OK, maybe its just me, but our vacuum smells. Yes we upgraded to a bagless model, we empty it regularly, and clean the filters, but it still smells. And it got me thinking – how good a job is it doing at cleaning? And what other options are out there? A quick bit of research and I’m relieved to find that I am not alone. To make it worse though, I discover that not only might the vacuum smell, it may also be adding to the dust & allergens in the air, not reducing them. I also discovered that Australia has a really high prevalence of asthma – nearly 10% of our population suffers from asthma like symptoms.
Vacuuming & Allergens
Drill down into the causes and yes there are a wide variety, but high on the list are dust mites, animal ‘dander’, cockroaches, and generic ‘dust’ in the home. What’s the best way to get rid of them – vacuuming.
But what kind of vacuum? Researchers at the QUT, Brisbane ran a study recently where they tested 21 vacuum cleaners. All of them released some bacteria, allergens & dust back in the air. As expected newer models with HEPA filters (High-Efficiency Particulate Air), and more expensive models performed better. But still, it’s not ideal.
It seems that the vacuums may actually be spitting very fine dust and bacteria back in to the air in your home. Digging a little bit deeper, I found some references to ducted vacuuming being a better solution.
Best Choice Of Vacuum For Allergies
Given its an installed product built into your home, I wanted to know more. The key difference between a normal vacuum and a ducted system is that all of the dust, dirt and allergens vacuumed up are stored outside your home. This means 100% filtration. A ducted system needs to be installed into your home. So this means that piping runs from different points in your home back to a central bin location – the best choice is the garage, or in a storage room, or even outside with a canopy installed above.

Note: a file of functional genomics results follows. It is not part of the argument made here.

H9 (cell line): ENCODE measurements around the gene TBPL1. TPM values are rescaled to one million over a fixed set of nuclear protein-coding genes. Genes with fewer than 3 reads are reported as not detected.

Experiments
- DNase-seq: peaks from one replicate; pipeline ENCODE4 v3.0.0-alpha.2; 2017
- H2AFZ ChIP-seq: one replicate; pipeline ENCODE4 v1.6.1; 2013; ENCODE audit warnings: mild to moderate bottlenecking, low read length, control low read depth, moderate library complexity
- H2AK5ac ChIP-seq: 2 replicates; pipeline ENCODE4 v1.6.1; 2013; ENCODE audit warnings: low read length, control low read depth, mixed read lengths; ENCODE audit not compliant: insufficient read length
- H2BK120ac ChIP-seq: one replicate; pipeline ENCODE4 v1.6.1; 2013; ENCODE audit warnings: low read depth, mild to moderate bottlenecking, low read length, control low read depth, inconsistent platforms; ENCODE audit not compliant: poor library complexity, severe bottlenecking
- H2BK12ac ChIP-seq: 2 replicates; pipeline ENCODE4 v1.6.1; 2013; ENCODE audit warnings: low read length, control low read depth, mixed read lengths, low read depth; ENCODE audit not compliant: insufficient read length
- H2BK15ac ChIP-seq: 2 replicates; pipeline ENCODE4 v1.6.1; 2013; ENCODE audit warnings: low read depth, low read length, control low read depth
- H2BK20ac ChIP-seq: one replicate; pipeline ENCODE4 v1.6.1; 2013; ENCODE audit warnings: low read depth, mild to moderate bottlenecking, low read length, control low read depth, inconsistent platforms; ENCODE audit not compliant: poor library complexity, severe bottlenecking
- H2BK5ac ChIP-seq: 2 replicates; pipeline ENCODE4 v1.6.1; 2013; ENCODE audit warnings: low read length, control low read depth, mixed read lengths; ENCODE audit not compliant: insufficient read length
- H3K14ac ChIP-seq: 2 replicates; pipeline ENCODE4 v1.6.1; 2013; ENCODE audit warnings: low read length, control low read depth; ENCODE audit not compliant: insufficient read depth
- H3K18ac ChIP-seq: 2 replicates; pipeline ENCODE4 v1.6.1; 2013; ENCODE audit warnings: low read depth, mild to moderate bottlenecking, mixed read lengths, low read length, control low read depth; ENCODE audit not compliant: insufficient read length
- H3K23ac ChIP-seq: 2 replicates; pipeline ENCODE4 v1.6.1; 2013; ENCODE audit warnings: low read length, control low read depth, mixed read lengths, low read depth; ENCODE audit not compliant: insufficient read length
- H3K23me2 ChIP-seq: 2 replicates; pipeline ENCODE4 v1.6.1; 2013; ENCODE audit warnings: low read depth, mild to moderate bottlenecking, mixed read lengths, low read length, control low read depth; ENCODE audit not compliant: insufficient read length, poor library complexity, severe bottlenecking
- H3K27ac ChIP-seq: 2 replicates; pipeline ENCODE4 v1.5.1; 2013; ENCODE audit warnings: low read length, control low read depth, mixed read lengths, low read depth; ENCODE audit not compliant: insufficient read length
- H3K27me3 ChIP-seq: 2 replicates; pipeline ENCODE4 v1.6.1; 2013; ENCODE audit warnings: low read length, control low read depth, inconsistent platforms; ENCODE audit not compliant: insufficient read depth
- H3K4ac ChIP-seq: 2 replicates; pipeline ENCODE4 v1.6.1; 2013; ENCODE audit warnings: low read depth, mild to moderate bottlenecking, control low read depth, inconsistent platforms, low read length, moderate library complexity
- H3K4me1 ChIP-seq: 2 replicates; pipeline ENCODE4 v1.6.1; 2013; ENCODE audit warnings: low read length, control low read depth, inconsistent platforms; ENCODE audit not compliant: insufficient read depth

Like everything there are different designs of ducted vacuums but the one that interests me is the one from Volta Centravac. Key reason is – the position of the filter. The air inlet is below the filter. This means that straight away the majority of the dirt drops to the bottom. Then the air is sucked up through the self cleaning filter, before getting to the air outlet to be recirculated. In some other product designs all the dirt is caught above the filter and the air is sucked down through both the collected dirt and the filter.
It just sounds less efficient. The other benefit of a ducted vacuum is that they are more efficient at picking up the dirt and the allergens. Oh and did I mention that there are no consumables? So that means once you’ve got your system installed there are no further running costs.
Its ticking my boxes all the way through – better at picking up the dust, more efficient at filtering the air to remove all of the dust and allergens, and then completely sealed and away from living areas to make sure that the dust is actually removed from your home. Now my challenge is to find a good installer to work out how one can be retro-fitted into our split level home.
Want To Know More About Ducted Vacuuming Installs?
Read More: Cost Of A Ducted Vacuum System
The Team at House of Home would like to thank John Ellem from Volta Centravac for his time and the information contained in this article.